Tits make excellent study species for ecological research as they readily take to nest boxes, breed at high densities, do not travel far from where they are born, and cope well with being monitored by scientists. This means we can individually tag large numbers of nestlings (with unique leg rings) and follow them throughout their lifetimes allowing us to answer questions such as: Do birds age?  To what extent are individual differences in how a bird looks or how it behaves inherited from parents to offspring? Are tits able to track climate change, and if so how is this achieved? Do birds learn new skills from each other, and does this depend on how sociable they are? To learn more about our research click here.

The Breeding Season

During early spring, pairs of tits split from their winter flocks and begin defending territories ready to breed. The female will select a nest site and construct a nest (built mainly from moss, animal hair and feathers). Once she begins laying she will produce one egg a day for 8-10 days and then incubate her clutch for approximately 13 days. Throughout incubation, the male will visit the female regularly to bring her food.

Once the chicks hatch, parents embark on what is perhaps the most challenging few weeks of their lives – in the space of two weeks they will transform their naked and blind chicks, weighing about 1 gram each, into fully-formed birds capable to flight, each weighing more than their parents! This is only possible because the parents time their breeding so that they have chicks in the nest when there are lots of caterpillars in the woods. Although caterpillars are plentiful, they are only available to the tit for a few weeks, and the timing of this caterpillar peak varies greatly between years. Timing of egg laying is therefore crucial - if parents get it wrong, and lay too early or too late, they may not be able to find enough food to keep their brood alive. To learn more about our work exploring how birds time their breeding and the consequences of these decisions click here.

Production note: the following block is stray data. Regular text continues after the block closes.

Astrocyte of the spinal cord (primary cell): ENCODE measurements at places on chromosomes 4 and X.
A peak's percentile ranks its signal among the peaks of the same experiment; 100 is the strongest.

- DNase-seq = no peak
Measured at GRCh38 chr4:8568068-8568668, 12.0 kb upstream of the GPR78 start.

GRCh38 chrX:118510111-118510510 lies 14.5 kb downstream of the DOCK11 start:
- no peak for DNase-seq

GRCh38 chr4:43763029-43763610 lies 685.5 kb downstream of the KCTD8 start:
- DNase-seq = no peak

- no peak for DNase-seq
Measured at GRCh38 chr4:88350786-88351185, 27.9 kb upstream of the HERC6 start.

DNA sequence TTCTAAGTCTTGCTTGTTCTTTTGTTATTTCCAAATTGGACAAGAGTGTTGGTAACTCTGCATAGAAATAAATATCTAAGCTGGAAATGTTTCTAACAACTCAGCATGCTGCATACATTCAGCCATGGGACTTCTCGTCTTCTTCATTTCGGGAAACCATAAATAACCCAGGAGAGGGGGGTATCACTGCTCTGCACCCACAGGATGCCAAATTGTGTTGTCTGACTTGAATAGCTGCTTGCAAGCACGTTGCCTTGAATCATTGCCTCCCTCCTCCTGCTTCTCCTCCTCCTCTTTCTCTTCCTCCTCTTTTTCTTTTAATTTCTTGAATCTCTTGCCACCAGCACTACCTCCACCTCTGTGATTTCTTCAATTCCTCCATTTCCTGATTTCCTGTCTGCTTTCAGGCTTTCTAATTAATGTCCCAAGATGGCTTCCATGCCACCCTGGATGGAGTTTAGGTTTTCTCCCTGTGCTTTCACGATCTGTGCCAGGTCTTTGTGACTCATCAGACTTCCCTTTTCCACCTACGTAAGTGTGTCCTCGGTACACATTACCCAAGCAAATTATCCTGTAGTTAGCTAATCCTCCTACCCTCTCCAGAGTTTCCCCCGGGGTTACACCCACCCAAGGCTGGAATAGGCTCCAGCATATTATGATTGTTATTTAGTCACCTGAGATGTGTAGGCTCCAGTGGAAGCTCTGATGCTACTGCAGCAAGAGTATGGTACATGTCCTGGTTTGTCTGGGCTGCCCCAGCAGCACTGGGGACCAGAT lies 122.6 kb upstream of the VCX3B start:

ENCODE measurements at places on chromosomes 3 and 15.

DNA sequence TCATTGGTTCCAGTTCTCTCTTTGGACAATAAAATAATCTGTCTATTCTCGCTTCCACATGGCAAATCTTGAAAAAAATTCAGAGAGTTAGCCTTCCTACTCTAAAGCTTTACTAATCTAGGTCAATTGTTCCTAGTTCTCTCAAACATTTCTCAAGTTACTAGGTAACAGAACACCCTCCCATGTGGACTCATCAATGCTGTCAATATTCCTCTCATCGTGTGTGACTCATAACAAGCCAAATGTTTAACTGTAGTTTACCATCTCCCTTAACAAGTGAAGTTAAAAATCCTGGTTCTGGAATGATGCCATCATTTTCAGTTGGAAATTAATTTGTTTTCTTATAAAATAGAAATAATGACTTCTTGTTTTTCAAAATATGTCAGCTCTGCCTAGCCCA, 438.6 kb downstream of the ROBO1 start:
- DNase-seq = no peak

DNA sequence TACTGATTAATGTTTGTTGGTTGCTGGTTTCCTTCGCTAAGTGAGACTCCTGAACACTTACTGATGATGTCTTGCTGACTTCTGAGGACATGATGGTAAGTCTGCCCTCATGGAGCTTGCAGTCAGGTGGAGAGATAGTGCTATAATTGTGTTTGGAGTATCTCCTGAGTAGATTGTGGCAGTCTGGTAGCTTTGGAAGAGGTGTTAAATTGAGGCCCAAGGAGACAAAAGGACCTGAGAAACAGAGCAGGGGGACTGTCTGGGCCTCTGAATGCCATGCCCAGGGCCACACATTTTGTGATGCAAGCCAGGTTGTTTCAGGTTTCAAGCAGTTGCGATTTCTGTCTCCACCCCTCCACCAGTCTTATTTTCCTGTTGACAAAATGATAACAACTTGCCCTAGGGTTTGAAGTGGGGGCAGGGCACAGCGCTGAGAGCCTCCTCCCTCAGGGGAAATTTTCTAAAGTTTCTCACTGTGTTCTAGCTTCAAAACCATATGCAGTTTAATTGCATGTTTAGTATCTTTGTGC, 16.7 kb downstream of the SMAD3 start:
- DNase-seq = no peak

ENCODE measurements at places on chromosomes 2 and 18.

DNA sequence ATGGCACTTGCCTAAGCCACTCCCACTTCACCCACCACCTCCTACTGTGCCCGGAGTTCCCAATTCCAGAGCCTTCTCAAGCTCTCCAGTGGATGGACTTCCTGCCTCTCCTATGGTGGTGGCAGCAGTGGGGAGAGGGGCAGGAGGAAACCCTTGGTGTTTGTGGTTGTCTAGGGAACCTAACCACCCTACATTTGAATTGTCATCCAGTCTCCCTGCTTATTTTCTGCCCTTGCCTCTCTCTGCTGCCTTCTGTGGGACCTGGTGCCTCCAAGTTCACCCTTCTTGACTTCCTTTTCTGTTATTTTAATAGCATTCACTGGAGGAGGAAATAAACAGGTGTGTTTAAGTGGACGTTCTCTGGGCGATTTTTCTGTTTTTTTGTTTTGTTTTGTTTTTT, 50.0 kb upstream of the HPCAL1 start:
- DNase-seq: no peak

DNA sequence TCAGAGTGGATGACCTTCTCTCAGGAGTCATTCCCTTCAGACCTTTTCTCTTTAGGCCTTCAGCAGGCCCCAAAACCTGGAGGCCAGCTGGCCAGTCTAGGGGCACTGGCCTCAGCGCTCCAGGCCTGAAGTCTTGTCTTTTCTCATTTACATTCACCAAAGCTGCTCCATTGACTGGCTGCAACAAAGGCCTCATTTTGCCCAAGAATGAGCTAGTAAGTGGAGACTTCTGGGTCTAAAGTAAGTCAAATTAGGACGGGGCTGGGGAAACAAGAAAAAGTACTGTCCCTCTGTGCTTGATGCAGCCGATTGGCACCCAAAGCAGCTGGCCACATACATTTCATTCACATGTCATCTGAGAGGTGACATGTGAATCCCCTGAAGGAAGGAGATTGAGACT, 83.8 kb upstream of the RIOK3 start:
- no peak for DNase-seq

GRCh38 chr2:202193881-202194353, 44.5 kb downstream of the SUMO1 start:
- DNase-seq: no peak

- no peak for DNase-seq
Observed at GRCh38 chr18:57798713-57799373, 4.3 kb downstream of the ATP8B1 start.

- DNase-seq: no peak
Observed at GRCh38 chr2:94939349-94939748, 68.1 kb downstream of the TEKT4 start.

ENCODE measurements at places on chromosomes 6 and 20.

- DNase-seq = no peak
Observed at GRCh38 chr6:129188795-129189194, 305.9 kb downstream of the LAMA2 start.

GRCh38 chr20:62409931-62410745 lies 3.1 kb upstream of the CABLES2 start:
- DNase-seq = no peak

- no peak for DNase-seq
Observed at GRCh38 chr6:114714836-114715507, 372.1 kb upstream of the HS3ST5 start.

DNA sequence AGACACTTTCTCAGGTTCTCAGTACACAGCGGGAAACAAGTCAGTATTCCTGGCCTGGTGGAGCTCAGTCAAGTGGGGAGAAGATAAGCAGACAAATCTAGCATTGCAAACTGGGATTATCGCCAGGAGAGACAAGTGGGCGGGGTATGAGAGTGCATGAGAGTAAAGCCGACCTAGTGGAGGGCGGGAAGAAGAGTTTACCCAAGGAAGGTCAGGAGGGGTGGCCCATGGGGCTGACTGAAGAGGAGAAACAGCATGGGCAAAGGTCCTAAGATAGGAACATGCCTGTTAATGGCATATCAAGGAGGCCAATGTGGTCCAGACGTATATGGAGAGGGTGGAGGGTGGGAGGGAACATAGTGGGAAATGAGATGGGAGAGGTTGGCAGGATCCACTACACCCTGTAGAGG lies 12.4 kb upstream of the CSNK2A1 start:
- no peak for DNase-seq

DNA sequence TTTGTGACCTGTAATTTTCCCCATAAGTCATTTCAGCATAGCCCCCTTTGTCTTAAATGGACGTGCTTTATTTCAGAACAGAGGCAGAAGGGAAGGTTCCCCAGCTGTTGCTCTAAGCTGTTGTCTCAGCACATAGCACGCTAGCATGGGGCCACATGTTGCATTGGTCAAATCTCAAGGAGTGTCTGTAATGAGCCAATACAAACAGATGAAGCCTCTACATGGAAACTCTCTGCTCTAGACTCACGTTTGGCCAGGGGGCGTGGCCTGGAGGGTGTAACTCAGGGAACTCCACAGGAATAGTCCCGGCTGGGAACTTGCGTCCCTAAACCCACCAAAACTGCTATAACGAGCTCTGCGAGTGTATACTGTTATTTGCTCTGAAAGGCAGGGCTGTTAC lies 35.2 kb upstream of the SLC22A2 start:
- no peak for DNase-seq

If the young survive the nestling period, they will leave the nest when they are about three weeks old and travel around with their parents for several more weeks before becoming independent. 

A two week old great tit (left) and an adult (right), both fitted with unique metal leg rings and RFID tags.

Autumn & Winter

Between late spring and autumn, fledglings will move about 400-900 metres from their birth site, where they then form mixed species flocks. As the weather gets cooler and insect food becomes more scarce, the tit switch to feeding on nuts and seeds.

In Wytham, we individually tag all nestlings and adult tits with two unique leg rings - a standard metal BTO ring and a plastic ring containing an RFID tag (similar to those fitted to pet dogs). This means that every time we catch a bird we know who it is and its history (e.g. where it was born, where it has bred, and the identity of its parents, siblings and offspring). The RFID tags can be read remotely, meaning that we don't need to catch birds to know where they are; during the winter we put out  a grid of bird feeders across the woods with RFID tag readers that detect every tagged bird that comes to feed (see video below). This not only tells us whether a bird is in the woods, but also how it forages and uses space, and which other birds it spends its time with. To learn more about our research into the winter movements and social behaviour click here.

Tits visiting one of our special feeders in Wytham; when a tagged bird lands, its identity (ID) is detected and logged by the RFID tag detector. The white numbers are individual bird ID.